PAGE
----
What does getting lost on the streets of Buenos Aires have to do with high performance? I could see my destination—a restaurant near Puerto Madero—clearly on the map in my hand, yet every turn I made seemed to take me farther away. It made no sense to me. I began to become frustrated. I always thought of myself as having an excellent sense of direction, yet none of my skills were helping me. What was wrong? I was about to give up and call an Uber.
Then I realized. I had been navigating using the context that I had learned in my childhood in North America, where the sun is in the Southern half of the sky. But I was in the Southern hemisphere, for the first time, where the heuristic must be reversed. So every time I turned left I should have turned right, and vice-versa. Once I realized the correct context, the map suddenly made sense and I quickly reached my destination (and had a delicious meal).
What had happened? I had been operating under assumptions that were not true for my current context. This disconnect happens often in organizations, and it kills performance.
Everyone in your organization should share a vision about the purpose of the organization. I don’t mean the goals—though those are important—but goals change, and I am referring to something more fundamental: an agreement that everyone’s purpose is to learn together. To learn how to deliver better products, more quickly, more safely, and more sustainably. To learn about the customer, the problem domain, and the tools that must be wielded to fill the customer’s needs. To learn.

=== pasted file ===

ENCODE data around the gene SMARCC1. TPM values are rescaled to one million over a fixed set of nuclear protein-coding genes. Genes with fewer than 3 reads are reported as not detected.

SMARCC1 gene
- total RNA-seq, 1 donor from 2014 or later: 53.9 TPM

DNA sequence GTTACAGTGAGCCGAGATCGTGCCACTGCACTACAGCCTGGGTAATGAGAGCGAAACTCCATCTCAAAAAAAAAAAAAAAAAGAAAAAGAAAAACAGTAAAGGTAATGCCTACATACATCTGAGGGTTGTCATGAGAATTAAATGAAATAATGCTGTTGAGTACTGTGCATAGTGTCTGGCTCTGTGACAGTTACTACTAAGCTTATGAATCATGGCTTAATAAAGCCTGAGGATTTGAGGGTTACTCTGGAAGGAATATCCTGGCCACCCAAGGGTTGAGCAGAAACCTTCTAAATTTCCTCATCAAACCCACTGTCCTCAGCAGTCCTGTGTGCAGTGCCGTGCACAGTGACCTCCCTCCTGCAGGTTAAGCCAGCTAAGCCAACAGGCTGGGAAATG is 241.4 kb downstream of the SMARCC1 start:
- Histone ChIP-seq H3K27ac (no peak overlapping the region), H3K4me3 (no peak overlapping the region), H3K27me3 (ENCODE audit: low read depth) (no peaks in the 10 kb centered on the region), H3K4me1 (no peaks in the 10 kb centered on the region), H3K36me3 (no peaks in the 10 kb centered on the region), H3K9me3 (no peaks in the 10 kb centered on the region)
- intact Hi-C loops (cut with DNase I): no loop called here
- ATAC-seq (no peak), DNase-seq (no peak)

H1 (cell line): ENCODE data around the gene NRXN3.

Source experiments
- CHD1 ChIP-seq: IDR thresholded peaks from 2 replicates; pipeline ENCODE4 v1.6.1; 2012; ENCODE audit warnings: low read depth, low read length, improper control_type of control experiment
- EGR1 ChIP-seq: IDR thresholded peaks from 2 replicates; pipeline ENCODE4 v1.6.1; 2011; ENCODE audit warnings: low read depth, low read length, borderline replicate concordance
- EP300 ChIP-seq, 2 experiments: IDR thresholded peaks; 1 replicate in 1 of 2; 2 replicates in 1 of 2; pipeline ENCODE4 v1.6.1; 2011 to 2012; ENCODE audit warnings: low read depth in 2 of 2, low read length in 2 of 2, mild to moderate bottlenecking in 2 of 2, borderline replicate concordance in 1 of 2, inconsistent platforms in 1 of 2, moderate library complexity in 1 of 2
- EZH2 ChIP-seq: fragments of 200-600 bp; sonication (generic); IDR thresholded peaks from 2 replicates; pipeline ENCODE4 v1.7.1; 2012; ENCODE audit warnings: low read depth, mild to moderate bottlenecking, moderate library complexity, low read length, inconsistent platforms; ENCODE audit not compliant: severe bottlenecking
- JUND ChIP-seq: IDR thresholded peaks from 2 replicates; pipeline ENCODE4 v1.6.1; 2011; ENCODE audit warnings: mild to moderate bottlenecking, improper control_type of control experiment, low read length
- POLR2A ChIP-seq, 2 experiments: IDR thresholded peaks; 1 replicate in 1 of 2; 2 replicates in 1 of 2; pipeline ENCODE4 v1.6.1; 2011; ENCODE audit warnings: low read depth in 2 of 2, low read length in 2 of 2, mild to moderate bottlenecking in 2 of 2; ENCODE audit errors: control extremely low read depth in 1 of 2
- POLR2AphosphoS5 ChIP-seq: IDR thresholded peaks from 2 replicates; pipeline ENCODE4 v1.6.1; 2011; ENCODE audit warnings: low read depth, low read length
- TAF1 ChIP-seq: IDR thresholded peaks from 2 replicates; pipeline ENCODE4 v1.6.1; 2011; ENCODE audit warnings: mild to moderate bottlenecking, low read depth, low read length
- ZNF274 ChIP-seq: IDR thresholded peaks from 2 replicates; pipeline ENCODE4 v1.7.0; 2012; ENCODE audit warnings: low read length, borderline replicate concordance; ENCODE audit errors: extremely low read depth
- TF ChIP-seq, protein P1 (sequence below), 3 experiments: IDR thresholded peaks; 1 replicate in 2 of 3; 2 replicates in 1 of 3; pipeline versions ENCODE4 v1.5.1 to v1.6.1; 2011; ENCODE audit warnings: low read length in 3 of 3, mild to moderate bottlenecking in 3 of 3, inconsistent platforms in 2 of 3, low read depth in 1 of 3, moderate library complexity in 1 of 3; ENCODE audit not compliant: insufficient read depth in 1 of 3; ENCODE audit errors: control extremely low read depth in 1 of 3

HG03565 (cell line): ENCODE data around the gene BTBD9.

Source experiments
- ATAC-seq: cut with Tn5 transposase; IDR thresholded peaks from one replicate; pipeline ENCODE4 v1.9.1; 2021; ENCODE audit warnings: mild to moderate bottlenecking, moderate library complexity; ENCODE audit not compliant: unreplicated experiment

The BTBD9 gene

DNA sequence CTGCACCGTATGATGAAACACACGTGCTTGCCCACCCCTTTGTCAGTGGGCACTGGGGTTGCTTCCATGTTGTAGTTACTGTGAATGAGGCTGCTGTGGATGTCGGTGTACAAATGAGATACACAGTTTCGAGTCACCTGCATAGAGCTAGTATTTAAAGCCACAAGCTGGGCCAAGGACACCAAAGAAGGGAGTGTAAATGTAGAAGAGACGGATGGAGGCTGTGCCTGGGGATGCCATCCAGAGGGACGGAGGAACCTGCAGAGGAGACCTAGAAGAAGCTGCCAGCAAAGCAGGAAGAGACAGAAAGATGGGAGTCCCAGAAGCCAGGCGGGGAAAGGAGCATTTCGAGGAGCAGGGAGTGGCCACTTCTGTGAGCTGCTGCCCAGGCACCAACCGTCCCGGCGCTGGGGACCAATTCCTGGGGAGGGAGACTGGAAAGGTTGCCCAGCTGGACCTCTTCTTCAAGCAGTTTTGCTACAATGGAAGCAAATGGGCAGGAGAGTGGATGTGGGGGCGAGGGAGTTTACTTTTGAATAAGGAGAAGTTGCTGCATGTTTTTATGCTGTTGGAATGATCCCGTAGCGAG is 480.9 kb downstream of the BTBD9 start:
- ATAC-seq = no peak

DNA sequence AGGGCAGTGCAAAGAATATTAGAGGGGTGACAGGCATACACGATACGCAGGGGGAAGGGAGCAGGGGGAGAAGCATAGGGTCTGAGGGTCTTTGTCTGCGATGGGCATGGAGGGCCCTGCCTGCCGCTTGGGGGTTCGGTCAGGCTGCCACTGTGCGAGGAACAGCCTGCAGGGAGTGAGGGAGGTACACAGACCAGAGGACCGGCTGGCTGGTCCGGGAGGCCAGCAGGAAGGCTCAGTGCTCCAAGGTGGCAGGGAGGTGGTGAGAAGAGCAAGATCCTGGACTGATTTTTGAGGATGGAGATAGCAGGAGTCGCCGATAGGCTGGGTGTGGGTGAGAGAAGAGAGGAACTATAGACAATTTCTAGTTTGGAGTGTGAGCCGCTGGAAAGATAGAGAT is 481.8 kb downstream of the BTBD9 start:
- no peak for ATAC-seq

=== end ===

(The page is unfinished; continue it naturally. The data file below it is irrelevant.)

This common agreement about how we make our decisions is what we call culture. And a culture of learning is paramount for achieving high performance. Seek to become a learning organization.
How do you feel when you contemplate the idea of changing the way your organization operates? Scared? Jaded? Excited? Your answer—and the answers your employees give—to this question reveals how difficult it will be for you to pursue Digital Transformation and DevOps.